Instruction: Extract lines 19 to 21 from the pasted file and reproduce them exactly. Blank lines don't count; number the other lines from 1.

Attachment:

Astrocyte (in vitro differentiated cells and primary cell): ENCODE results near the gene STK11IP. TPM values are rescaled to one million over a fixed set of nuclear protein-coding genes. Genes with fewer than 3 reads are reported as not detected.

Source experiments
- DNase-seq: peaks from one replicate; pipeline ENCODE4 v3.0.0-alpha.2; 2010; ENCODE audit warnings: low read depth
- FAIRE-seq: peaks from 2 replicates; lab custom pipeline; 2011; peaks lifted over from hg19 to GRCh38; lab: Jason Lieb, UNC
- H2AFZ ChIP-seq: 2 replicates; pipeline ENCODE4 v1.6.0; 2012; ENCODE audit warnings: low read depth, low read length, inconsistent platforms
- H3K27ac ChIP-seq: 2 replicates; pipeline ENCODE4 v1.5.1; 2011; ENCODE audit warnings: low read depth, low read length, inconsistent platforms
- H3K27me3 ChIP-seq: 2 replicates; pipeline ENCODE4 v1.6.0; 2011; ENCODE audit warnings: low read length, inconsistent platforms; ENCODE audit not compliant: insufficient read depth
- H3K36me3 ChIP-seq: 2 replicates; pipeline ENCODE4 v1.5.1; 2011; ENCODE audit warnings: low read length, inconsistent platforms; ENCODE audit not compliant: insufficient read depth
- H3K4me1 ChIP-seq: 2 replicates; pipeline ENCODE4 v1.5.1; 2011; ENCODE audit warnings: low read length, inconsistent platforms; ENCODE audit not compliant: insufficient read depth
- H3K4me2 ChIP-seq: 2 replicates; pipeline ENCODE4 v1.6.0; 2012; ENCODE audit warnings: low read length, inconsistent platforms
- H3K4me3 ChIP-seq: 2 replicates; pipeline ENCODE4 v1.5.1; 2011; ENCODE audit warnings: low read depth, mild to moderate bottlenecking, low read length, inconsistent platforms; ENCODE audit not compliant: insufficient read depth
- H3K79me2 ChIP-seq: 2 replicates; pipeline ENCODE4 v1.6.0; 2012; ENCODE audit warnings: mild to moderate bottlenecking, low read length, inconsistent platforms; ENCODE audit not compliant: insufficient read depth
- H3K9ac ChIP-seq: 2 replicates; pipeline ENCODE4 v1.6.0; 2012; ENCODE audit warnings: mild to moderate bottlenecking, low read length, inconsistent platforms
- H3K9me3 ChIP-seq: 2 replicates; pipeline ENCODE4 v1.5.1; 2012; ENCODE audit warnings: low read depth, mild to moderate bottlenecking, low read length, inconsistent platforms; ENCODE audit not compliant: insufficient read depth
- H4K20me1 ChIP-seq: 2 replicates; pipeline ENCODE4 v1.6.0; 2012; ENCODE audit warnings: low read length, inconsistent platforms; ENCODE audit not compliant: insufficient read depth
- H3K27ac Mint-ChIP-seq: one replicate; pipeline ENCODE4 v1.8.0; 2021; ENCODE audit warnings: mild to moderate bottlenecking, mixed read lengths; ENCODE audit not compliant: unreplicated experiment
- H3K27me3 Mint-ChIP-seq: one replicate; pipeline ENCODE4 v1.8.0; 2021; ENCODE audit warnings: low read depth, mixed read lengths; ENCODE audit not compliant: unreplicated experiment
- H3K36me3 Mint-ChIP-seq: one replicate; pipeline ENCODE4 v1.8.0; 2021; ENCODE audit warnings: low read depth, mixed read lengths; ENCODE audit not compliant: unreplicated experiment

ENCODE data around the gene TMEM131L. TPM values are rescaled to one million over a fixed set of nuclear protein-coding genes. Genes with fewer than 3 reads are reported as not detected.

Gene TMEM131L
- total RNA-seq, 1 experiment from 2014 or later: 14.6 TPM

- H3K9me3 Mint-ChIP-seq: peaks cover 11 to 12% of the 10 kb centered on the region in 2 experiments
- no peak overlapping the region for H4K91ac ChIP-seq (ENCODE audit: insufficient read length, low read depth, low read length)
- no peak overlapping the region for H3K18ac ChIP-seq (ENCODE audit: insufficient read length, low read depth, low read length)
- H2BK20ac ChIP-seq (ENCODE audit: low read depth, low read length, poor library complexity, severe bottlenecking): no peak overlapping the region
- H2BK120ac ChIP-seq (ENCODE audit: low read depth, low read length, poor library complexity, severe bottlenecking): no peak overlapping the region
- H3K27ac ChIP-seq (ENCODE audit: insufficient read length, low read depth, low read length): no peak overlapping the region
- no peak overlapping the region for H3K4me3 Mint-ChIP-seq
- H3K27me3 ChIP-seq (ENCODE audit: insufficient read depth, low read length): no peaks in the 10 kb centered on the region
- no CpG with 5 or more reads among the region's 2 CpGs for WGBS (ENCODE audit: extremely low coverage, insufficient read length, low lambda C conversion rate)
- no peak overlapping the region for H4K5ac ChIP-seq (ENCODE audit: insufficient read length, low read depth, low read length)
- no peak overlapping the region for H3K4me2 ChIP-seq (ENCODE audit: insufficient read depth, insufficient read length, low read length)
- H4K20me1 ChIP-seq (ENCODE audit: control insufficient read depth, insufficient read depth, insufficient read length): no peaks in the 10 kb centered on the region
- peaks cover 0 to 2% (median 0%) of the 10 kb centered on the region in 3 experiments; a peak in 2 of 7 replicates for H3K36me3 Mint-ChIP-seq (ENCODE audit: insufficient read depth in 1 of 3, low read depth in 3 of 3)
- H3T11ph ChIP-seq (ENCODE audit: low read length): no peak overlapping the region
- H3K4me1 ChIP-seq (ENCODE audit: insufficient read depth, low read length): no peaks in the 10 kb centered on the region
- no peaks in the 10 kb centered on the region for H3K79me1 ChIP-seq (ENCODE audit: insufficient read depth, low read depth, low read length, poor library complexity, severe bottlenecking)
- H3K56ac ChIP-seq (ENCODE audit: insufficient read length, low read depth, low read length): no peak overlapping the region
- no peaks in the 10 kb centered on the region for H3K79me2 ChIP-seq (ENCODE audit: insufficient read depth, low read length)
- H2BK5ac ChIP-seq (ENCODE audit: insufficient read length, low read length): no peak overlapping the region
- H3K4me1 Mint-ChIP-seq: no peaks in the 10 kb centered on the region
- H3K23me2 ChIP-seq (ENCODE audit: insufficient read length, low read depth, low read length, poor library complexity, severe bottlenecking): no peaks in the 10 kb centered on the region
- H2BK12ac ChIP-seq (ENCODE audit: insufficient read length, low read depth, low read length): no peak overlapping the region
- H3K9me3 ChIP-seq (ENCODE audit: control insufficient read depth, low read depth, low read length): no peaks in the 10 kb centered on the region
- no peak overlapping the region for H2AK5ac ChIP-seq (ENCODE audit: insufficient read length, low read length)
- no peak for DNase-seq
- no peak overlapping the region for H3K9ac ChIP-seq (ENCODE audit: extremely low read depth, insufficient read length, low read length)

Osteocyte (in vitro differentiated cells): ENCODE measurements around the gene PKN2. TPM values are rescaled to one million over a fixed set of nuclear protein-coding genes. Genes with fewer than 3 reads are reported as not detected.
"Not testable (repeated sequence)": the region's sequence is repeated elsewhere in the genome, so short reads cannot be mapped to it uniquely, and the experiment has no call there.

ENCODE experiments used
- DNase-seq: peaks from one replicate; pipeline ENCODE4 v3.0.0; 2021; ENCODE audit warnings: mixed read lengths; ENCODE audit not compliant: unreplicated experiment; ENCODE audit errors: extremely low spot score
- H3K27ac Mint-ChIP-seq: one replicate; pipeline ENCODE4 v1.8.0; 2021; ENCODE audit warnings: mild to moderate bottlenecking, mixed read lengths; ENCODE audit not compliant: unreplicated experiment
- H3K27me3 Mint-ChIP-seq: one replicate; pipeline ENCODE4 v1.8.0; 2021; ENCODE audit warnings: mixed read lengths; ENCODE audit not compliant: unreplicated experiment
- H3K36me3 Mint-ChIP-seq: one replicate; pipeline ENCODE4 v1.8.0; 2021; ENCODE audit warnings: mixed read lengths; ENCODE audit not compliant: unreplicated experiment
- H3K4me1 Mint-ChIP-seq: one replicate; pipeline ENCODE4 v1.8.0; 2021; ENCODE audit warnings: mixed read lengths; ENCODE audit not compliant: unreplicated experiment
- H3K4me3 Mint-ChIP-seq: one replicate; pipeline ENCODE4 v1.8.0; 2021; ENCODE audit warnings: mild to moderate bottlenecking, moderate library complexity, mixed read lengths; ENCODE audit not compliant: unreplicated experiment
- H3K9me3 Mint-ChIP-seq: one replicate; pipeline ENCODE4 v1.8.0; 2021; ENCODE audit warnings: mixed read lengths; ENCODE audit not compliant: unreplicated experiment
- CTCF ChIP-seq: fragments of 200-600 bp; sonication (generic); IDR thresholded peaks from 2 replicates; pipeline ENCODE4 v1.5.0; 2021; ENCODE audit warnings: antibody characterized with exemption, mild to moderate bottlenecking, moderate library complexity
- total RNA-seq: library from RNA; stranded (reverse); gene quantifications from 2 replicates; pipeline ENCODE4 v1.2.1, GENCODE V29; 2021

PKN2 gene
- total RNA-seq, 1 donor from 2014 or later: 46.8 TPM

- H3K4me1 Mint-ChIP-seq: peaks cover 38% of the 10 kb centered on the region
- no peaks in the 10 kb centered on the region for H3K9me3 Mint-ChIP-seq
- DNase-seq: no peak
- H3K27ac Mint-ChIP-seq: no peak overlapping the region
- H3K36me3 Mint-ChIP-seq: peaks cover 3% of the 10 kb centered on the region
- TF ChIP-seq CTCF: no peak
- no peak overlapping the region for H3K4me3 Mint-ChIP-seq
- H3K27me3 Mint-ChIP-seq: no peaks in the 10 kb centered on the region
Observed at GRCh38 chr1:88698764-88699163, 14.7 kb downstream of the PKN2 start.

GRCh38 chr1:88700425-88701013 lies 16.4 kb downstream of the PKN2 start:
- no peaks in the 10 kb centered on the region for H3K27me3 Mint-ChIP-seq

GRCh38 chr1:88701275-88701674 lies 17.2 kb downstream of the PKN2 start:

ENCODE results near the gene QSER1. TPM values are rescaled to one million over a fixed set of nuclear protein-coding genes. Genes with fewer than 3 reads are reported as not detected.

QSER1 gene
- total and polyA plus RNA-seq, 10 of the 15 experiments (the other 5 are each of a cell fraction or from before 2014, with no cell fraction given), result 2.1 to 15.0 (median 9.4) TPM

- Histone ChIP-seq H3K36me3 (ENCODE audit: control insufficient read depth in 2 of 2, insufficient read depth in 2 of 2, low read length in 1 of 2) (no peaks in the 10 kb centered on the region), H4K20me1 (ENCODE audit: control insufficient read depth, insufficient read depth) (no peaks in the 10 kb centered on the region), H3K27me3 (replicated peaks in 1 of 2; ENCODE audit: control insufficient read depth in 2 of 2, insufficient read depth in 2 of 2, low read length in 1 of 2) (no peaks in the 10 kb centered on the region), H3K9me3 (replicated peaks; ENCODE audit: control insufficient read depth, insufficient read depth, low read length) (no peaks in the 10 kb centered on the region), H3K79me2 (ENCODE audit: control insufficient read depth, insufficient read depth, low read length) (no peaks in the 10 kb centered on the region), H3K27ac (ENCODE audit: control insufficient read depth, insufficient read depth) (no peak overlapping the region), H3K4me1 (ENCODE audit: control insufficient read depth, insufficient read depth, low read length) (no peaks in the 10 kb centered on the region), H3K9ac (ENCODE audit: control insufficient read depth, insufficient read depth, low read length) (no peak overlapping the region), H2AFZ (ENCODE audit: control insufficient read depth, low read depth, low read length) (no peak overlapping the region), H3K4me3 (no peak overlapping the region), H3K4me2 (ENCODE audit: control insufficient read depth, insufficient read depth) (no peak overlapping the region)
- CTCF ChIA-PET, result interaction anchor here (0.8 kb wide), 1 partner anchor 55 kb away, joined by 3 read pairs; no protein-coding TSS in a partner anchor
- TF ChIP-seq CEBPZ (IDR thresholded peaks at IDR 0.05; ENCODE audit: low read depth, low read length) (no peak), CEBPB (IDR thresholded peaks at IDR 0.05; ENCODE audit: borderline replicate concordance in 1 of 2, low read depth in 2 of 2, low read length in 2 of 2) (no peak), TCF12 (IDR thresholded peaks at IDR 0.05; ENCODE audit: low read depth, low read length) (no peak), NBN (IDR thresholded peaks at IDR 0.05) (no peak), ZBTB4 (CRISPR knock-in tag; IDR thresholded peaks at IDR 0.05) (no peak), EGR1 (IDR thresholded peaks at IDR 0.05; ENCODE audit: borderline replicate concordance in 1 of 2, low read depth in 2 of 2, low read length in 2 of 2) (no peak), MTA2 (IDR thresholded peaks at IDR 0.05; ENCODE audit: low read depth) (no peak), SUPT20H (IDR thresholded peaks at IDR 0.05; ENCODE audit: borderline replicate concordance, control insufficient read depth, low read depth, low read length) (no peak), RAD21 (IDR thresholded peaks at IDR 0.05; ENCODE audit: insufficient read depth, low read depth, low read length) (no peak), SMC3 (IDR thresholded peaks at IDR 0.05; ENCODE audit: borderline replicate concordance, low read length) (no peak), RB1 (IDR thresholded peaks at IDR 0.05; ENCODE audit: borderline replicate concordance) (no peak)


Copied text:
ENCODE data around the gene TMEM131L. TPM values are rescaled to one million over a fixed set of nuclear protein-coding genes. Genes with fewer than 3 reads are reported as not detected.

Gene TMEM131L
- total RNA-seq, 1 experiment from 2014 or later: 14.6 TPM